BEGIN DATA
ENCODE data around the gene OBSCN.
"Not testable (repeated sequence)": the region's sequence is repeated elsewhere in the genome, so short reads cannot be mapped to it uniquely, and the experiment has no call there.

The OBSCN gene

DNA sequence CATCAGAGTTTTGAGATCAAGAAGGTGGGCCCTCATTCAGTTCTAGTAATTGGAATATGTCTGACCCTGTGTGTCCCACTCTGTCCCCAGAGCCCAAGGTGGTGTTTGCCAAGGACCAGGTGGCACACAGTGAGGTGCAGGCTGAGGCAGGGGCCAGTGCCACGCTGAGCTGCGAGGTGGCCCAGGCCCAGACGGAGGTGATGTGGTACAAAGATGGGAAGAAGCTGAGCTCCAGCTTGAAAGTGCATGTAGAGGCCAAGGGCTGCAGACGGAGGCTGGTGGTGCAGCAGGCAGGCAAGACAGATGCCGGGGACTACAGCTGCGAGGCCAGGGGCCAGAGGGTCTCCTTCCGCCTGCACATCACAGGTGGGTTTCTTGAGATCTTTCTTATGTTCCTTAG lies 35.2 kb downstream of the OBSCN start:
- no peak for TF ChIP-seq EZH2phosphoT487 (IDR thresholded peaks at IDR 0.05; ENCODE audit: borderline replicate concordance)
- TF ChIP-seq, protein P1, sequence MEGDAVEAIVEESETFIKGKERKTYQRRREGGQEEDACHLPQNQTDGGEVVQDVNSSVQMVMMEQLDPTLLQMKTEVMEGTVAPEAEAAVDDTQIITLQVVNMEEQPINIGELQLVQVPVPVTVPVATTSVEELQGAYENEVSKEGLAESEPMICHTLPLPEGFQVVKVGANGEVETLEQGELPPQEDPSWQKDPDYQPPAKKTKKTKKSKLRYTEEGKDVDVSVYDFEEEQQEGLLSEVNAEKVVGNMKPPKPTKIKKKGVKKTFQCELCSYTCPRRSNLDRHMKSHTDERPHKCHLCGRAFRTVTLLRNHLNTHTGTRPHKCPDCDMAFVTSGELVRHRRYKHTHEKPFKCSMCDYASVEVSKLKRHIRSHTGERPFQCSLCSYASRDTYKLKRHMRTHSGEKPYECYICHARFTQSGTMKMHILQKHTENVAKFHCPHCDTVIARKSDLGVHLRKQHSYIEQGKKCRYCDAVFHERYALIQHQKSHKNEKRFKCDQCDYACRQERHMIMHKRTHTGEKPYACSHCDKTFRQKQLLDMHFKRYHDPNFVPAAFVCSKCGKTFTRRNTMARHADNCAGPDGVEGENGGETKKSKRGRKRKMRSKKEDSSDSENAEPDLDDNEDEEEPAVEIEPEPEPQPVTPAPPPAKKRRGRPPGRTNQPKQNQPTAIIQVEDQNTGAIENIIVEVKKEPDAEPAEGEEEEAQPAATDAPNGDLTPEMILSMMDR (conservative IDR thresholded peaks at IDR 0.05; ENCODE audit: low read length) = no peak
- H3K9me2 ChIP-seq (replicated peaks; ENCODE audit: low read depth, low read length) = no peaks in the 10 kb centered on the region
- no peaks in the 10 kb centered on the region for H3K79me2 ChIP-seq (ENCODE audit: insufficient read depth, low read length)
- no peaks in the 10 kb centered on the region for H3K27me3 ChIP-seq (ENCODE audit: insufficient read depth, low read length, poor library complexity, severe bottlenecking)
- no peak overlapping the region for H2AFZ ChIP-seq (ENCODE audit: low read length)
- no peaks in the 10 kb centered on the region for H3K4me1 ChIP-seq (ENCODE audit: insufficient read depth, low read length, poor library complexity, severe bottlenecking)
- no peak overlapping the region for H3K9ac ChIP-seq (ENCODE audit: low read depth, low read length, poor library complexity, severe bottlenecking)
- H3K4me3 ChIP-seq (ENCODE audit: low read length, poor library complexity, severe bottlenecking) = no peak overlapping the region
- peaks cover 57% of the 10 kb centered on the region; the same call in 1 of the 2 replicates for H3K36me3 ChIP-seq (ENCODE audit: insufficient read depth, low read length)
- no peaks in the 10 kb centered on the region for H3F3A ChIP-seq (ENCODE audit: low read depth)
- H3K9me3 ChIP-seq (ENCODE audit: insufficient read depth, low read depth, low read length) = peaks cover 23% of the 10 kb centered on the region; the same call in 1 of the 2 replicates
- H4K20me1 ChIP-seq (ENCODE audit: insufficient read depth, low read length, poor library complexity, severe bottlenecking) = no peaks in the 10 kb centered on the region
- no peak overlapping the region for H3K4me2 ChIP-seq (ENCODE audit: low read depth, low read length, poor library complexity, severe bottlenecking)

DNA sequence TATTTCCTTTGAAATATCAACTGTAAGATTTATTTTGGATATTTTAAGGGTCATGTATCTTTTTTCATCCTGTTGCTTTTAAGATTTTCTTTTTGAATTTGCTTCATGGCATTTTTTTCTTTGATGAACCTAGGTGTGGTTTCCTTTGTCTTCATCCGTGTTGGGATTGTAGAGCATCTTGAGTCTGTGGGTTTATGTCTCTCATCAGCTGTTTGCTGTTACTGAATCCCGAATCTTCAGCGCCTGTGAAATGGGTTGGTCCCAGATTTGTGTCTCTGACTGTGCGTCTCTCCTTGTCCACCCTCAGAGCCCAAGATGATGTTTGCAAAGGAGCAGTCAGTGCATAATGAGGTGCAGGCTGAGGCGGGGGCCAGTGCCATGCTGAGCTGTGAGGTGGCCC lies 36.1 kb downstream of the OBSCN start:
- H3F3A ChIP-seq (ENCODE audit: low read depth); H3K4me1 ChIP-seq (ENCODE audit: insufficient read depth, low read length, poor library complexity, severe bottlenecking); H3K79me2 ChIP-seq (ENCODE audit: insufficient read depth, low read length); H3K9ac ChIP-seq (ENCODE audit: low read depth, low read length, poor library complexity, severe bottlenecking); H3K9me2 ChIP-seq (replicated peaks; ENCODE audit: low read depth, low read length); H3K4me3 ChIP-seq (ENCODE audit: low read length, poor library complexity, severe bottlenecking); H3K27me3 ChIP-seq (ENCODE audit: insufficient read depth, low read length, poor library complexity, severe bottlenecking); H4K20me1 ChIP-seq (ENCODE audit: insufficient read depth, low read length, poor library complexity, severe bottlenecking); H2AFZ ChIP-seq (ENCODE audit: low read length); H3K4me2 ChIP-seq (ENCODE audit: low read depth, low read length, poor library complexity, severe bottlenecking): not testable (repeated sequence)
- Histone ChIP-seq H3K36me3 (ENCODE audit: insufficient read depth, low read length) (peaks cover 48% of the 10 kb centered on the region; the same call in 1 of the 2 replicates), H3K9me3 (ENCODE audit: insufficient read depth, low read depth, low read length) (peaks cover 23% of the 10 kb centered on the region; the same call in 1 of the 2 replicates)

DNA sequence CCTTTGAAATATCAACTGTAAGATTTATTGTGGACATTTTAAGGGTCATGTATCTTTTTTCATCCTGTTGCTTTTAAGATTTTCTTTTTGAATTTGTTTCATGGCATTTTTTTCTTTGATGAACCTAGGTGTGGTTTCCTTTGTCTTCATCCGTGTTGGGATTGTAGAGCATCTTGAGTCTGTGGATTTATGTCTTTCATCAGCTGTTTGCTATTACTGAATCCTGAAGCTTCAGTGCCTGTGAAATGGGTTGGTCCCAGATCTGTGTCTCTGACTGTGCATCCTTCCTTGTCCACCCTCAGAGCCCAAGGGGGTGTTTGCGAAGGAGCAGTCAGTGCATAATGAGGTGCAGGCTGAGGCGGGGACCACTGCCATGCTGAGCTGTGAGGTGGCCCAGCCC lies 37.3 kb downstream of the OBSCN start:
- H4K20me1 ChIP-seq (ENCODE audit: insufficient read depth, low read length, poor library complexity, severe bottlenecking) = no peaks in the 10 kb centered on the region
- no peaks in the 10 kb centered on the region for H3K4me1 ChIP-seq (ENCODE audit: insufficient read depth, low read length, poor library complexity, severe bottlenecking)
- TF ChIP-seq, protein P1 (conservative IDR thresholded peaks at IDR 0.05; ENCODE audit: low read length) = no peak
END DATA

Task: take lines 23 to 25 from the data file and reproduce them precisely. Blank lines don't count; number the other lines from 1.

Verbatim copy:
- H4K20me1 ChIP-seq (ENCODE audit: insufficient read depth, low read length, poor library complexity, severe bottlenecking) = no peaks in the 10 kb centered on the region
- no peaks in the 10 kb centered on the region for H3K4me1 ChIP-seq (ENCODE audit: insufficient read depth, low read length, poor library complexity, severe bottlenecking)
- TF ChIP-seq, protein P1 (conservative IDR thresholded peaks at IDR 0.05; ENCODE audit: low read length) = no peak